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Does Adultery Impact a New Jersey Divorce?

Nowadays, divorces are incredibly common. One of the most common reasons for divorce is adultery. If your spouse has committed adultery, you are likely looking into your options. You may also be wondering how adultery can impact the outcome of your divorce. These questions are common and it is important to know that you are not alone. If you wish to file for divorce due to adultery, you should contact an experienced divorce attorney who can walk you through the process and ensure that your divorce goes as smoothly as possible. Read on to learn more about adultery in New Jersey and the various options you may have.

What are New Jersey’s Grounds for Divorce?

Grounds are the legal reason a divorce is occurring. In New Jersey, spouses must either cite “fault” or “no-fault” grounds. No-fault grounds can be a result of physical separation for 18 or more consecutive months or irreconcilable differences for at least one year. Fault grounds are filed as a result of a spouse’s misconduct, such as adultery. 

Do I Have to Cite Fault Grounds if My Spouse Committed Adultery?

If your divorce is occurring as a result of adultery, you do not have to cite fault grounds. In fact, in many cases, a couple may choose to cite no-fault grounds in order to avoid a lengthy legal battle. Additionally, citing fault grounds may come with the responsibility of proving fault. Other times, spouses may choose to participate in alternative divorce methods, such as mediation, arbitration, or collaborative divorce. This allows them to divorce with privacy instead of citing fault grounds to become public record.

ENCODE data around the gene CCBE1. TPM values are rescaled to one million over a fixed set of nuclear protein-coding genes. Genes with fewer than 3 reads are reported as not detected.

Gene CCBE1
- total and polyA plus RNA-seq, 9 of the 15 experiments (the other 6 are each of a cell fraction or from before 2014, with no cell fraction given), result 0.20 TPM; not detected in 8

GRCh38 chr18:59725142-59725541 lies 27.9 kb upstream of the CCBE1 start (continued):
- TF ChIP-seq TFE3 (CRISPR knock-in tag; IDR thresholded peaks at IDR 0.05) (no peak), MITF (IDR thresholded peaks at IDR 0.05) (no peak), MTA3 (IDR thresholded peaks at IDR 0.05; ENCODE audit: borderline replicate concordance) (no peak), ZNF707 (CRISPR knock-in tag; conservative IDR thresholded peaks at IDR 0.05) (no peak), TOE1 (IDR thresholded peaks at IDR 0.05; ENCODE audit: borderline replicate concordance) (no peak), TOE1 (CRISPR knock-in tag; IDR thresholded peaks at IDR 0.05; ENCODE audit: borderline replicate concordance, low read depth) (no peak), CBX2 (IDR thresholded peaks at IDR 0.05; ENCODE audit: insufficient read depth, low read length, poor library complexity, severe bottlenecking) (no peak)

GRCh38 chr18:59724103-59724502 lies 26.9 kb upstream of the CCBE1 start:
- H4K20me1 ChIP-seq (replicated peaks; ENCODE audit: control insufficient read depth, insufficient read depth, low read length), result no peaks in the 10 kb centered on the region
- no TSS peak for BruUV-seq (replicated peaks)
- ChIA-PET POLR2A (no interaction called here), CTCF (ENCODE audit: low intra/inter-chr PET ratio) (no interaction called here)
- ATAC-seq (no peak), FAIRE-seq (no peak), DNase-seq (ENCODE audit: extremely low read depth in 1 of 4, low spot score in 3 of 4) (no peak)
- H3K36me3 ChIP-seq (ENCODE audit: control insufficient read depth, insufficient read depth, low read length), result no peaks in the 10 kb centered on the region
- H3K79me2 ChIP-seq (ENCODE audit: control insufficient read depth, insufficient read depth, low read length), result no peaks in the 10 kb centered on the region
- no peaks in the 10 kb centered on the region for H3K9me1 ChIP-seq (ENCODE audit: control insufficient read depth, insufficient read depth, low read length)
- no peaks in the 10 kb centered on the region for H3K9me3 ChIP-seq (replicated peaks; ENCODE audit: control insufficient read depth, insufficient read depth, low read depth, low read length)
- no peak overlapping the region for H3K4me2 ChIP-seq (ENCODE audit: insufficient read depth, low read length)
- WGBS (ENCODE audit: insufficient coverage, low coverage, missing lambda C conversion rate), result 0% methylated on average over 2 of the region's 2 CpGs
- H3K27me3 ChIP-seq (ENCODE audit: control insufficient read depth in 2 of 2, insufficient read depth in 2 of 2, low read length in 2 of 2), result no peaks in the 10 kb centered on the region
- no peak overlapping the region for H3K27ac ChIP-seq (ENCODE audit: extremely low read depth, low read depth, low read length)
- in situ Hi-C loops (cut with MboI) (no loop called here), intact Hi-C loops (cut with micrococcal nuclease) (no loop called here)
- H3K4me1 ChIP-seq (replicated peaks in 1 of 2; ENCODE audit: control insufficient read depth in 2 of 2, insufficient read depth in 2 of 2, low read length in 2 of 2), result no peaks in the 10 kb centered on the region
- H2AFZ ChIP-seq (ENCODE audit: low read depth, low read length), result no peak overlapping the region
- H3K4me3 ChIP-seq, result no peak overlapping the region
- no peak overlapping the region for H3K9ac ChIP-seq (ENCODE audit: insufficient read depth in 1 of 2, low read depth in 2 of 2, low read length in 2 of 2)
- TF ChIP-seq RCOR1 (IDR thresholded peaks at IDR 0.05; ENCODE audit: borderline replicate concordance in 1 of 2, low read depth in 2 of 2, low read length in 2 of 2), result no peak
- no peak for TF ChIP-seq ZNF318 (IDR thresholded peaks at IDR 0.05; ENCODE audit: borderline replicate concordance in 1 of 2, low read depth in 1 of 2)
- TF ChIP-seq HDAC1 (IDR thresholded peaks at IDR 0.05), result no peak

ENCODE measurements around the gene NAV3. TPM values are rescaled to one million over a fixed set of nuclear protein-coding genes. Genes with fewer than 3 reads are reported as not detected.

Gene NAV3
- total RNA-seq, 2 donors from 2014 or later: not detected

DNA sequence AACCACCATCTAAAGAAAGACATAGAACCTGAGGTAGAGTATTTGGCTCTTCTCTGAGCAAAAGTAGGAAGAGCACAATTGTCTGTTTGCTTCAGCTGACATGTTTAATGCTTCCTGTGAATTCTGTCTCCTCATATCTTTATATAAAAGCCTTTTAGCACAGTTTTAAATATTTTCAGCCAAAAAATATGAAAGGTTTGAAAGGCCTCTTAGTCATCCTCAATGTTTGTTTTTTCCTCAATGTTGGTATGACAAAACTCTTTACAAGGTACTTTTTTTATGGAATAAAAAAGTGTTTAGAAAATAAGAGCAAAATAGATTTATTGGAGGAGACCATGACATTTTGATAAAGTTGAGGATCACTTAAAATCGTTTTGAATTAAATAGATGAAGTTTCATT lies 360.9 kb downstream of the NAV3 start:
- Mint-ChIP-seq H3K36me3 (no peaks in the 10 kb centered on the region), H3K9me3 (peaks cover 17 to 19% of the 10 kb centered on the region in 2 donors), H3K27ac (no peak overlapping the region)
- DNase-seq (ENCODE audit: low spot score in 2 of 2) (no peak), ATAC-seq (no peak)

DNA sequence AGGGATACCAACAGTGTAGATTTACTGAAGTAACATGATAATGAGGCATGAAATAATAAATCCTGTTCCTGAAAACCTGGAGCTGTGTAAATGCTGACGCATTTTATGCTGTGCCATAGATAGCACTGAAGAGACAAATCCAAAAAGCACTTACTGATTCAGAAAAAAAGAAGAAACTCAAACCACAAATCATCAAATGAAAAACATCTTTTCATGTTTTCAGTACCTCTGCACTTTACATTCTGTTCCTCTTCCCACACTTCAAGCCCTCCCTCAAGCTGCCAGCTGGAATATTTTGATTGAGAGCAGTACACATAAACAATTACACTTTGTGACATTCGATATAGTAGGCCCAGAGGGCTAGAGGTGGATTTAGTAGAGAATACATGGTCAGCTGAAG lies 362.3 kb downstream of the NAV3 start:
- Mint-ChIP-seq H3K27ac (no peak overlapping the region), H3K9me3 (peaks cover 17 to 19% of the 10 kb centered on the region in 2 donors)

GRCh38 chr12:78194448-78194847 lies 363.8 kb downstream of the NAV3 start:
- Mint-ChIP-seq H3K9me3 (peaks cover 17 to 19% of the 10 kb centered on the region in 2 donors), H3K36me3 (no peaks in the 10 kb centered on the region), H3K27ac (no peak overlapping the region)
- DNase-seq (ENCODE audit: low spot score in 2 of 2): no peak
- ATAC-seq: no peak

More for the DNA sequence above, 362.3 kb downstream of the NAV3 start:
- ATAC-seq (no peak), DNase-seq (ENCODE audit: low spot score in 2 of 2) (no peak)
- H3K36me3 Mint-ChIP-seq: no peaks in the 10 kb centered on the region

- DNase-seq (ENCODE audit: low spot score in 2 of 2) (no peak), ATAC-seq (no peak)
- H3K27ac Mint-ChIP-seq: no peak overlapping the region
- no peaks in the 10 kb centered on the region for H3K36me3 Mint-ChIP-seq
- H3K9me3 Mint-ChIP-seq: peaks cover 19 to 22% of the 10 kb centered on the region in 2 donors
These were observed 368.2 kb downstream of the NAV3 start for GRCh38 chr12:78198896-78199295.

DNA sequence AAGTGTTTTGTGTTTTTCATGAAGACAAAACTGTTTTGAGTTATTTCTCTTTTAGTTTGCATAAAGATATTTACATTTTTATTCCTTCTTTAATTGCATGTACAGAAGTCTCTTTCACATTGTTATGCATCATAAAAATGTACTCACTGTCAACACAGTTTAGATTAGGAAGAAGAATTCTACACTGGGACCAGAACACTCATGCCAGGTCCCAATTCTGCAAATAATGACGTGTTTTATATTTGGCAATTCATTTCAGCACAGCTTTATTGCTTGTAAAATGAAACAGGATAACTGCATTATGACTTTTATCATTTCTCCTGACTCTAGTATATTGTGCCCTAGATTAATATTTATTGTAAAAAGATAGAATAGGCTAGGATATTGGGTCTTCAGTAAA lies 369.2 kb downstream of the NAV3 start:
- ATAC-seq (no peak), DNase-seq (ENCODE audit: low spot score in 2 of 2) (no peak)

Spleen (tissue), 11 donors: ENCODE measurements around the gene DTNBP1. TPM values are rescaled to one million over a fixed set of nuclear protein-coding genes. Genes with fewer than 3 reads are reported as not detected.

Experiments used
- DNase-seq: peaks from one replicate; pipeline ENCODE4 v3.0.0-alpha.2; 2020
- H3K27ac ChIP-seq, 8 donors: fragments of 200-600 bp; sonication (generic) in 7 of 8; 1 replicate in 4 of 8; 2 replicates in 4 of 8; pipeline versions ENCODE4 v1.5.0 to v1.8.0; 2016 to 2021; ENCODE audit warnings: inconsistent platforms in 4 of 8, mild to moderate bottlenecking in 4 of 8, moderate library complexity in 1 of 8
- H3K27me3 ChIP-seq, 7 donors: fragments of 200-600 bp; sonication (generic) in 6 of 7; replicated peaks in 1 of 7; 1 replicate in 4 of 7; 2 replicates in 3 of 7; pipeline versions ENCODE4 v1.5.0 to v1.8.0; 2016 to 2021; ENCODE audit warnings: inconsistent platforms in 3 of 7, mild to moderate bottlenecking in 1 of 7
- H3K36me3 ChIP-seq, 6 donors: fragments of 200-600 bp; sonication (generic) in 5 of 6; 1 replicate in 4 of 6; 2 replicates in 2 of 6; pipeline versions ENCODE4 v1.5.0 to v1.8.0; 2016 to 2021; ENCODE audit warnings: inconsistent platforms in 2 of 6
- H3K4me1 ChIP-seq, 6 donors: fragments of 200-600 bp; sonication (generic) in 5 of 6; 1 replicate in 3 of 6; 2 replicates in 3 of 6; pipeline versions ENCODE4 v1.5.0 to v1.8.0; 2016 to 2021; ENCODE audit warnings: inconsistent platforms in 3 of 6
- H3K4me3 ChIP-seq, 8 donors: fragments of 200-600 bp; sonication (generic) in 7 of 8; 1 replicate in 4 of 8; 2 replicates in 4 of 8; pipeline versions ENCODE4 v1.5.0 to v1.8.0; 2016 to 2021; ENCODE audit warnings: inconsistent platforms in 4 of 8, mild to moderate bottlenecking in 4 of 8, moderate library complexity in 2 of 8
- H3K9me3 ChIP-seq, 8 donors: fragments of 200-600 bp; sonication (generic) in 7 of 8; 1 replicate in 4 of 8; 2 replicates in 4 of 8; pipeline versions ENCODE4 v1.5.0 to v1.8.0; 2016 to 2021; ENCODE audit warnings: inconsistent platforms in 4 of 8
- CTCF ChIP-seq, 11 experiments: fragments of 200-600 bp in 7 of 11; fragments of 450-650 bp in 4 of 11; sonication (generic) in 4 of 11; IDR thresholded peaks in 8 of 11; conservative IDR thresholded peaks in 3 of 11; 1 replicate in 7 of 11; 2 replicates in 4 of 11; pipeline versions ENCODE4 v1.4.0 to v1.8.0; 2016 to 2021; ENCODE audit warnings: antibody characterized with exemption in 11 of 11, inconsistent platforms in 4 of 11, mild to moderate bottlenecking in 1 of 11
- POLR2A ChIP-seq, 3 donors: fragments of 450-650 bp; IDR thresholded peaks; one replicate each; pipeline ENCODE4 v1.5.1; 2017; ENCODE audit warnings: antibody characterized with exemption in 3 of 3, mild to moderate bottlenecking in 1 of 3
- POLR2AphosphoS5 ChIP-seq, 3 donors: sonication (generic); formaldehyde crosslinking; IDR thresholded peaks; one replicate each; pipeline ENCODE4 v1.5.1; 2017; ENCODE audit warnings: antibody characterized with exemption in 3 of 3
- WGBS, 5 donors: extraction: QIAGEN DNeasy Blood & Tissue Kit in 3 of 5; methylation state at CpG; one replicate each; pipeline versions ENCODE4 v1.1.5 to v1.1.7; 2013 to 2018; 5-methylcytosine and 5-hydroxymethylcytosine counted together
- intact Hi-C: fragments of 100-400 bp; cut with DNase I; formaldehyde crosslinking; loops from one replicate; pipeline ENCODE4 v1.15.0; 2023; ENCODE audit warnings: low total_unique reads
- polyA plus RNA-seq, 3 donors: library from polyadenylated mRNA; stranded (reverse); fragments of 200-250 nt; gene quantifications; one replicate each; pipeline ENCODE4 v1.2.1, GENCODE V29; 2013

Can Adultery Impact Divorce Proceedings?

No divorce is the same. Each divorce process will be different and have a different outcome. Some of the factors that may impact proceedings include the length of divorce, and the circumstances of the marriage ending. Adultery can impact a New Jersey divorce in the following ways: 

  • Division of Assets: When dealing with the equitable distribution of marital property, there is no impact of fault vs. no-fault divorce.
  • Alimony and spousal support: A spouse who committed adultery may be awarded less alimony or required to pay a greater amount in alimony. 
  • Child custody: Marital misconduct may not have an impact on this matter unless the misconduct was potentially harmful to the child, then it may be considered. 
  • Child support: The most common way for adultery to be a factor is through a trickle-down effect after receiving less parenting time as per the child custody agreement.

If you have any questions regarding adultery and how it may affect a New Jersey divorce, contact our firm today to speak with an experienced attorney.


If you need an experienced legal team to guide you through your divorce, contact Townsend, Tomaio & Newmark L.L.C today.